Fall Protection – Training Requirements (1926.503) was the eighth most-frequently cited agency standard in FY 2019.

Enforcement citations FY 2019: 1,955

Number of inspections: 1,899

Proposed penalties: $2,953,334

Most frequently cited industries: 

Construction industry employers filled the top three categories of most-cited industries for violations of this standard. Specialty Trade Contractors’ workplaces/operations were inspected 1,717 times and cited for 1,765 violations, with proposed penalties totaling $2,696,616. Next came Construction of Buildings employers, with 145 citations, 137 inspections and $223,642 in penalties.

Merchant Wholesalers, Durable Goods companies received 13 citations, were inspected 13 times and had penalties of $17,884. In fifth place: Administrative and Support Services, with five citations, five inspections and $4,000        in penalties. Utilities operations had three inspections, three citations and $0 in penalties, as did Fabricated Metal Product Manufacturing employers. Justice, Public Order, and Safety Activities, Heavy and Civil Engineering Construction, Waste Management and Remediation Services and Food Services and Drinking Places had identical citation and inspection statistics – two and two – with penalties of $4,641, $1,875, $569 and $0, respectively.

Why a standard?

Falls are the leading cause of death in the construction industry. In 2017, there were 366 fatal falls to a lower level out of 971 construction fatalities, according to Bureau of Labor Statistics (BLS) data.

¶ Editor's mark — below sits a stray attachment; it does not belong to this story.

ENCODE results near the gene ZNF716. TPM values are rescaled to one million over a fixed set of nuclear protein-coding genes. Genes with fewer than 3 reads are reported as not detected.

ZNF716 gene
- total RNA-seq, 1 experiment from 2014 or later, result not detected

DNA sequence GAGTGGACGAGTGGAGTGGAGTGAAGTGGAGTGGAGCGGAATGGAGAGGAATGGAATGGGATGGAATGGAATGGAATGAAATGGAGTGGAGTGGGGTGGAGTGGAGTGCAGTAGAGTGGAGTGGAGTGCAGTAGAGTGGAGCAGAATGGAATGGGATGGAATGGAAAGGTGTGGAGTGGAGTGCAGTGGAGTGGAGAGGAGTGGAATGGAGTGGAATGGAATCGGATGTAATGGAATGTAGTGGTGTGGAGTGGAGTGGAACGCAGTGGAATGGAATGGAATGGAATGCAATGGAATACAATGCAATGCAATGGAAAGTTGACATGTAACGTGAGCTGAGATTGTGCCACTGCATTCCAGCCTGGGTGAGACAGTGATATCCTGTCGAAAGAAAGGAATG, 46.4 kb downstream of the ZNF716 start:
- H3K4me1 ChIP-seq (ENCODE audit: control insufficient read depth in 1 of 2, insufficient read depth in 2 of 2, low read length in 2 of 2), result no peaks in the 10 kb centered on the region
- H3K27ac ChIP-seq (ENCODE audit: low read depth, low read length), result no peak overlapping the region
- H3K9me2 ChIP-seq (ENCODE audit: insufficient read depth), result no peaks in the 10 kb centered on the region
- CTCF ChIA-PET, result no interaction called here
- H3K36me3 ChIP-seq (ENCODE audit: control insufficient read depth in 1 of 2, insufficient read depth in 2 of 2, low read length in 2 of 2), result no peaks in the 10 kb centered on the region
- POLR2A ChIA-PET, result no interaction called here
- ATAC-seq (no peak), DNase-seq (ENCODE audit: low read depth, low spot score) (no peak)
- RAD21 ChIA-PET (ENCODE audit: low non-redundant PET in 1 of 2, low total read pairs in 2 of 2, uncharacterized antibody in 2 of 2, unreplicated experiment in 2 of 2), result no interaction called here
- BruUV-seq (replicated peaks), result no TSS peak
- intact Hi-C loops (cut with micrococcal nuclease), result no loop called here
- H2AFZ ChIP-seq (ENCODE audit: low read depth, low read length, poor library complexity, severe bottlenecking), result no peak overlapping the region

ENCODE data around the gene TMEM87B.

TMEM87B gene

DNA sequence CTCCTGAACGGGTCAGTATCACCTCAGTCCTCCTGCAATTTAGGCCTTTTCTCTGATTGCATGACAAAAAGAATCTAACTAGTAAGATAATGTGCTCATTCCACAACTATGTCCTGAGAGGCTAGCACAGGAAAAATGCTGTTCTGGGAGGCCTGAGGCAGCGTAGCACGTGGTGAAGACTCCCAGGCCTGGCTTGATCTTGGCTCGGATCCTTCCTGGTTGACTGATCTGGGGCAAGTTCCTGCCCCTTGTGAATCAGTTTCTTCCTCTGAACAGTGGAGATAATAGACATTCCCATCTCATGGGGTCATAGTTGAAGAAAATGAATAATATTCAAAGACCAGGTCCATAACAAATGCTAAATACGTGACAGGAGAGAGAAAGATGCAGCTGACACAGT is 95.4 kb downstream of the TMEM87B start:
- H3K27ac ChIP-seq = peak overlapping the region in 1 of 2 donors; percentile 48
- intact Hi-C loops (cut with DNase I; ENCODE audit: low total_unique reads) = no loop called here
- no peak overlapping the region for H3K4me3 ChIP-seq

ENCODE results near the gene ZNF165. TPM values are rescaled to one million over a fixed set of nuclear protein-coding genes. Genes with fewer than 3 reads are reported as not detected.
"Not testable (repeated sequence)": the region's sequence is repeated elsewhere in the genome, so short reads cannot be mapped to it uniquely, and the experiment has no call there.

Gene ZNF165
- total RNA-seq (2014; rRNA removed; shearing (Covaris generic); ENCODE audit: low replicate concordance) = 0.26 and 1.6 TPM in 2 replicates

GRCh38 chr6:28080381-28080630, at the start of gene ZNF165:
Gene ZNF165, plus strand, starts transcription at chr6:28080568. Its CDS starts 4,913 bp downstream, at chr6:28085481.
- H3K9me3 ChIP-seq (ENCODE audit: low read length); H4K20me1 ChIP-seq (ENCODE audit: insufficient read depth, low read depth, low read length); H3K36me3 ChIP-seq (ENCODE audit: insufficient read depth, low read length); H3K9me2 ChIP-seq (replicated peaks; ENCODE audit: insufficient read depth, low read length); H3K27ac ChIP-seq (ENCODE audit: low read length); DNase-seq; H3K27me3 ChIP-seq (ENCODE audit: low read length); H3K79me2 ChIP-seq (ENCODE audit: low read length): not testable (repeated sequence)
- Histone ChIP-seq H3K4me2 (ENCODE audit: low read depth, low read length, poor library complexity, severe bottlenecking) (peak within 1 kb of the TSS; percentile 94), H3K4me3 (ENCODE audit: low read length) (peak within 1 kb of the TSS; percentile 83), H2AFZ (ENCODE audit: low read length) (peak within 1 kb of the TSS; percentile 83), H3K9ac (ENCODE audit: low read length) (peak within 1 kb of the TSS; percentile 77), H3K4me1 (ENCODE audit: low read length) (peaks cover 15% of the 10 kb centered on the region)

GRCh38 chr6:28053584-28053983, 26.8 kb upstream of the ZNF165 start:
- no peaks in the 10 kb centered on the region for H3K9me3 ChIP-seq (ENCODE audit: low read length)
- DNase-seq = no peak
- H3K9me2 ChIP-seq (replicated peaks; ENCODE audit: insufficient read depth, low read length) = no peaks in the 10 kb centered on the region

Falls one of the most common causes of serious work-related injuries and deaths in many other industries as well.1

Employers are responsible for ensuring that workplaces are designed to prevent employees from falling off overhead platforms, off elevated work stations or into holes in the floor and walls. They must also provide appropriate fall protection, when necessary. However, if workers do not know how to correctly use fall protection, it will not effectively reduce their risk of being injured – or worse – in a workplace fall. That’s why workers must be trained about fall hazards and the proper use of fall protection – and in a language that they can understand.

Key provisions of the standard

The employer must provide a training program for each employee who might be exposed to fall hazards. 

The program shall enable each employee to recognize the hazards of falling and shall train each employee in the procedures to be followed in order to minimize these hazards.

Training will be conducted by a competent person and will include: the nature of fall hazards in the work area; the correct procedures for erecting, maintaining, disassembling, and inspecting the fall protection systems to be used; the use and operation of guardrail systems, personal fall arrest systems, safety net systems, warning line systems, safety monitoring systems, controlled access zones, and other protection to be used and the role of each employee in the safety monitoring system when this system is used.

Depending upon the work being performed, training must also include the limitations on the use of mechanical equipment during the performance of roofing work on low-sloped roofs and the correct procedures for the handling and storage of equipment and materials and the erection of overhead protection.